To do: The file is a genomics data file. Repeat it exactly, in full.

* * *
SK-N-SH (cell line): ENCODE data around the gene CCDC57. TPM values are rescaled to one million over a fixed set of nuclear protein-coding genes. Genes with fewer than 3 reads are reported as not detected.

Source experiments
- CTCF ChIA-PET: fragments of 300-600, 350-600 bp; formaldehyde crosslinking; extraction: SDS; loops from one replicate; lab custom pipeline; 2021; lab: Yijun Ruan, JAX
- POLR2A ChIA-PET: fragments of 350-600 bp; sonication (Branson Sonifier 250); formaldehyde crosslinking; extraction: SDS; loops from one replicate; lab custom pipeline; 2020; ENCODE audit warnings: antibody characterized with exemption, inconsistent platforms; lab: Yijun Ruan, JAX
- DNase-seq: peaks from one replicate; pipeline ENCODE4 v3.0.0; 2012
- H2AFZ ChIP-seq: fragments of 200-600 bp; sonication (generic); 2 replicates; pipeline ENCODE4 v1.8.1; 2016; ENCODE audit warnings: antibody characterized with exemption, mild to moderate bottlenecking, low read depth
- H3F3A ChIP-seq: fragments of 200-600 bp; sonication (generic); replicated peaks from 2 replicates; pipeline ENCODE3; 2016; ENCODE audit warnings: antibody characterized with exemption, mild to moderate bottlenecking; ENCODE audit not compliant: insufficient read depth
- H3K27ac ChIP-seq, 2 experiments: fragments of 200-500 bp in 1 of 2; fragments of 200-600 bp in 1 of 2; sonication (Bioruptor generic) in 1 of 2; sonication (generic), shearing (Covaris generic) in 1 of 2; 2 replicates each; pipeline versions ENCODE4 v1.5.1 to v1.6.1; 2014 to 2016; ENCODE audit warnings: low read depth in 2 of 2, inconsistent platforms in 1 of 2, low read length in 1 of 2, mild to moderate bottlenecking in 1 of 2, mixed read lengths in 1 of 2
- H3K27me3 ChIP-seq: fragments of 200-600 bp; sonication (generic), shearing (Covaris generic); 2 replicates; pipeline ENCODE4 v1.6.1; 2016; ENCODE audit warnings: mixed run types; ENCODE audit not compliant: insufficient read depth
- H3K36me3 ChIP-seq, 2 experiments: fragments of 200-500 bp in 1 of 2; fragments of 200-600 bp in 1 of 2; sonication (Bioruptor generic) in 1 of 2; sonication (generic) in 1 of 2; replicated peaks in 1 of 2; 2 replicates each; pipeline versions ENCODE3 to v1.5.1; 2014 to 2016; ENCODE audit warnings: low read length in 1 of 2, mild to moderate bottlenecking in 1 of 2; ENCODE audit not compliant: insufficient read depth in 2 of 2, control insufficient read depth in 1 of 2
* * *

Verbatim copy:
SK-N-SH (cell line): ENCODE data around the gene CCDC57. TPM values are rescaled to one million over a fixed set of nuclear protein-coding genes. Genes with fewer than 3 reads are reported as not detected.

Source experiments
- CTCF ChIA-PET: fragments of 300-600, 350-600 bp; formaldehyde crosslinking; extraction: SDS; loops from one replicate; lab custom pipeline; 2021; lab: Yijun Ruan, JAX
- POLR2A ChIA-PET: fragments of 350-600 bp; sonication (Branson Sonifier 250); formaldehyde crosslinking; extraction: SDS; loops from one replicate; lab custom pipeline; 2020; ENCODE audit warnings: antibody characterized with exemption, inconsistent platforms; lab: Yijun Ruan, JAX
- DNase-seq: peaks from one replicate; pipeline ENCODE4 v3.0.0; 2012
- H2AFZ ChIP-seq: fragments of 200-600 bp; sonication (generic); 2 replicates; pipeline ENCODE4 v1.8.1; 2016; ENCODE audit warnings: antibody characterized with exemption, mild to moderate bottlenecking, low read depth
- H3F3A ChIP-seq: fragments of 200-600 bp; sonication (generic); replicated peaks from 2 replicates; pipeline ENCODE3; 2016; ENCODE audit warnings: antibody characterized with exemption, mild to moderate bottlenecking; ENCODE audit not compliant: insufficient read depth
- H3K27ac ChIP-seq, 2 experiments: fragments of 200-500 bp in 1 of 2; fragments of 200-600 bp in 1 of 2; sonication (Bioruptor generic) in 1 of 2; sonication (generic), shearing (Covaris generic) in 1 of 2; 2 replicates each; pipeline versions ENCODE4 v1.5.1 to v1.6.1; 2014 to 2016; ENCODE audit warnings: low read depth in 2 of 2, inconsistent platforms in 1 of 2, low read length in 1 of 2, mild to moderate bottlenecking in 1 of 2, mixed read lengths in 1 of 2
- H3K27me3 ChIP-seq: fragments of 200-600 bp; sonication (generic), shearing (Covaris generic); 2 replicates; pipeline ENCODE4 v1.6.1; 2016; ENCODE audit warnings: mixed run types; ENCODE audit not compliant: insufficient read depth
- H3K36me3 ChIP-seq, 2 experiments: fragments of 200-500 bp in 1 of 2; fragments of 200-600 bp in 1 of 2; sonication (Bioruptor generic) in 1 of 2; sonication (generic) in 1 of 2; replicated peaks in 1 of 2; 2 replicates each; pipeline versions ENCODE3 to v1.5.1; 2014 to 2016; ENCODE audit warnings: low read length in 1 of 2, mild to moderate bottlenecking in 1 of 2; ENCODE audit not compliant: insufficient read depth in 2 of 2, control insufficient read depth in 1 of 2